I originally planned to write a book about Joss Naylor, but Keith Richardson got there first. Did you know Joss worked at BNFL for a while? An ambassador even, you might call it nowadays.
I think they [BNFL] were very good at keeping the local community happy. They employed loads of people who barely did any work. So, it kept people from complaining about things. It had a nickname, what was it? Something like a ghost job. It meant you turned up and didn’t do anything.

What do you think of the whole GPS tracker/Strava thing?
Steve Bottomley from Pudsey & Bramley was talking about Strava when it first started. He used to wait at the bottom of a hill on his bike and as soon as a lorry came along get in its slipstream and get a good time. Life is too short for that sort of antics. In the early days of GPS trackers for football clubs one manager found that he gave them to his players to show how much training they were doing on their own. He found some of them were attaching the trackers to their dogs.

You have been working on a project called ‘These hills are ours’. What is it?
An 85-mile run from Lancaster down to Kinder Scout was part of the backbone of the story we are telling. It is to do with land rights and land ownership. It is the history of land ownership as told from the standpoint of runners.

Thesehillsareours

Is it a stage show?
It is a theatre thing but not playing characters. It is two of us presenting these ideas and with songs and discussion and things like that. Bits of film even. It gave me an excuse to write a set of 8 or 9 songs about fell running, which I have never done before. Well there was an album about sport on which there are two fell running songs. It was a delight to write these new ones. I really enjoyed it. We had 40-odd dates pencilled in for March to June and they all disappeared with lockdown.

The idea reminds me of Ewan McColl and the ‘Shoals of herring’ song series
Yeh – the radio ballads. They were brilliant. When I first discovered those I thought they were brilliant and I was inspired by them. This is similar. The songs I have written tell the story of different aspects of running and how you feel on certain things – races, and different aspects.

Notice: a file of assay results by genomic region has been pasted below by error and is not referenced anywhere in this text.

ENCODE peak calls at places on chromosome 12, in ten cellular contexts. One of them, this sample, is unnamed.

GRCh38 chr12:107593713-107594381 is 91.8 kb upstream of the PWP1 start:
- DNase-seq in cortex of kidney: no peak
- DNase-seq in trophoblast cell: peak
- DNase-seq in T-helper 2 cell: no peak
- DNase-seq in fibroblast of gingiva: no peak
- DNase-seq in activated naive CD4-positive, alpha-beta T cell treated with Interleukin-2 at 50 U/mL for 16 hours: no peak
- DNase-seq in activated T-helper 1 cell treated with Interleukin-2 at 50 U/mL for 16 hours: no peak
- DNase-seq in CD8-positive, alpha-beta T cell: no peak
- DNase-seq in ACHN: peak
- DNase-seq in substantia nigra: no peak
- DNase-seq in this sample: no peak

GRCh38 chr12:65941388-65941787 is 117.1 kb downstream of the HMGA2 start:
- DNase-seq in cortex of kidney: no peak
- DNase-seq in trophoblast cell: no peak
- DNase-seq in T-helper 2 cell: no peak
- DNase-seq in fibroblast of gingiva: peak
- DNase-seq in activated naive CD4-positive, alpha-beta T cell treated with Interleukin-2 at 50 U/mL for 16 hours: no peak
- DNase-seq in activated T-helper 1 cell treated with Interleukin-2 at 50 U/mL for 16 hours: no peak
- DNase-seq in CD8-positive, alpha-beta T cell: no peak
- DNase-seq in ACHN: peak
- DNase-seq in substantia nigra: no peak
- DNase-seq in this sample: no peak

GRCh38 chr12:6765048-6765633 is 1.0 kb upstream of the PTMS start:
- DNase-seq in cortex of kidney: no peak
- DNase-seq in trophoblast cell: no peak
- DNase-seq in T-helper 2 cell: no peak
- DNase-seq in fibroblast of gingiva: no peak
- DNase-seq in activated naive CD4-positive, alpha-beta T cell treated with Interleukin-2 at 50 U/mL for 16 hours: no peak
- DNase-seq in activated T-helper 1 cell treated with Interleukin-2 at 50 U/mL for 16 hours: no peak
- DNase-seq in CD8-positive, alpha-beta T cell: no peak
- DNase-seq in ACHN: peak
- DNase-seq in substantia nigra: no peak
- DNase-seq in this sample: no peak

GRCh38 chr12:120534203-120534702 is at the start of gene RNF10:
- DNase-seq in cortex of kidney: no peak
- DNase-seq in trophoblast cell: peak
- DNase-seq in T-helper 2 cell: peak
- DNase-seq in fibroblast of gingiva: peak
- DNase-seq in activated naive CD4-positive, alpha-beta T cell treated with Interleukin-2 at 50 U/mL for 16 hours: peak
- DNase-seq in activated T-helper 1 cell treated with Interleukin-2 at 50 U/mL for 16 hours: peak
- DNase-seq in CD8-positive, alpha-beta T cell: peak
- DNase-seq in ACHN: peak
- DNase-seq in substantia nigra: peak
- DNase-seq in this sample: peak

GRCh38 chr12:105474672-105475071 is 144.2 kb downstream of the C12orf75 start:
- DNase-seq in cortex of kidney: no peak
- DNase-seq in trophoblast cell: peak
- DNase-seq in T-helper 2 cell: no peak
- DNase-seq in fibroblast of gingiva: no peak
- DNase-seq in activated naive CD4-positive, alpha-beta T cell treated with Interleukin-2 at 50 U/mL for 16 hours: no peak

Is your co-creator (Daniel Bye) a songwriter or what?
He is a theatre maker and performance artist. He is a writer as well. But he is also an obsessive runner. Part of the reason we thought we might do a show about it all was because as we talked about it we realised that I have old-fashioned traditionalist attitude to a lot of things about running, whereas he is Mr Heartrate Monitor GPS Watch Strava Segment. He knows the whole thing and that is his world. I so like to wind him up. I bought a sundial watch which I wear when I meet him. The joke is I am playing Billy Bland and he is Kilian Jornet. Our two characters meet with running in the middle.
Link to Daniel’s blog about it: http://www.danielbye.co.uk/these-hills-are-ours.html 

Finally, what is your fitness and commitment to running just now.
Just enjoying running at the moment. I am 60 next year so I need to get fit for that. Jack Maitland used to run his age in one go every year on his birthday. Once you get to about 60 it is getting hard. He used to do it over the weekend, so over the weekend when he was 30 he ran 30 miles and drank 30 pints on the Fri-Sun. Just madness.

PS: Just for the record, in lockdown I have been working (intermittently) on three books. One on the Ordnance Survey, one on photography, and one on fell running.